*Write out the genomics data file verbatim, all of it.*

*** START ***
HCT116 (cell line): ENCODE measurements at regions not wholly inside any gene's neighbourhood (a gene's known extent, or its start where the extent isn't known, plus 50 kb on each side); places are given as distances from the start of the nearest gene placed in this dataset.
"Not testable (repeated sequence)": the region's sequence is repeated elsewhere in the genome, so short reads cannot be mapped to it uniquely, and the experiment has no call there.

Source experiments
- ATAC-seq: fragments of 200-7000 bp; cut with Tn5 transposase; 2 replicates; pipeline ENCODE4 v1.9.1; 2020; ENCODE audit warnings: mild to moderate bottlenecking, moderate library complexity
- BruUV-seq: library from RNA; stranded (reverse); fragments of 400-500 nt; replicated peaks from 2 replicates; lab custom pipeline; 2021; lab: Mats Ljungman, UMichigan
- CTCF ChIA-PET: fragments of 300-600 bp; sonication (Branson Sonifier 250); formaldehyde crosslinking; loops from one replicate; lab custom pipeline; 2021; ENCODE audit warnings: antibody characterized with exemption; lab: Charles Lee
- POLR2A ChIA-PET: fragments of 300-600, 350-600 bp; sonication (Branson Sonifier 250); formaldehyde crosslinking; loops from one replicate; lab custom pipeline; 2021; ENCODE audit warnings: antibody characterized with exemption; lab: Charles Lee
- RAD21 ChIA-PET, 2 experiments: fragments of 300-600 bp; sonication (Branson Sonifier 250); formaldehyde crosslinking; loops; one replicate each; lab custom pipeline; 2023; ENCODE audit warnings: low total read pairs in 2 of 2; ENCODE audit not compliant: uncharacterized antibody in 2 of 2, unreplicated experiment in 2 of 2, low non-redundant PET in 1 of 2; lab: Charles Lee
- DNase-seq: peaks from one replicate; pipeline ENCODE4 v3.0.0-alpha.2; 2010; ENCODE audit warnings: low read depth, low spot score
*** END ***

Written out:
HCT116 (cell line): ENCODE measurements at regions not wholly inside any gene's neighbourhood (a gene's known extent, or its start where the extent isn't known, plus 50 kb on each side); places are given as distances from the start of the nearest gene placed in this dataset.
"Not testable (repeated sequence)": the region's sequence is repeated elsewhere in the genome, so short reads cannot be mapped to it uniquely, and the experiment has no call there.

Source experiments
- ATAC-seq: fragments of 200-7000 bp; cut with Tn5 transposase; 2 replicates; pipeline ENCODE4 v1.9.1; 2020; ENCODE audit warnings: mild to moderate bottlenecking, moderate library complexity
- BruUV-seq: library from RNA; stranded (reverse); fragments of 400-500 nt; replicated peaks from 2 replicates; lab custom pipeline; 2021; lab: Mats Ljungman, UMichigan
- CTCF ChIA-PET: fragments of 300-600 bp; sonication (Branson Sonifier 250); formaldehyde crosslinking; loops from one replicate; lab custom pipeline; 2021; ENCODE audit warnings: antibody characterized with exemption; lab: Charles Lee
- POLR2A ChIA-PET: fragments of 300-600, 350-600 bp; sonication (Branson Sonifier 250); formaldehyde crosslinking; loops from one replicate; lab custom pipeline; 2021; ENCODE audit warnings: antibody characterized with exemption; lab: Charles Lee
- RAD21 ChIA-PET, 2 experiments: fragments of 300-600 bp; sonication (Branson Sonifier 250); formaldehyde crosslinking; loops; one replicate each; lab custom pipeline; 2023; ENCODE audit warnings: low total read pairs in 2 of 2; ENCODE audit not compliant: uncharacterized antibody in 2 of 2, unreplicated experiment in 2 of 2, low non-redundant PET in 1 of 2; lab: Charles Lee
- DNase-seq: peaks from one replicate; pipeline ENCODE4 v3.0.0-alpha.2; 2010; ENCODE audit warnings: low read depth, low spot score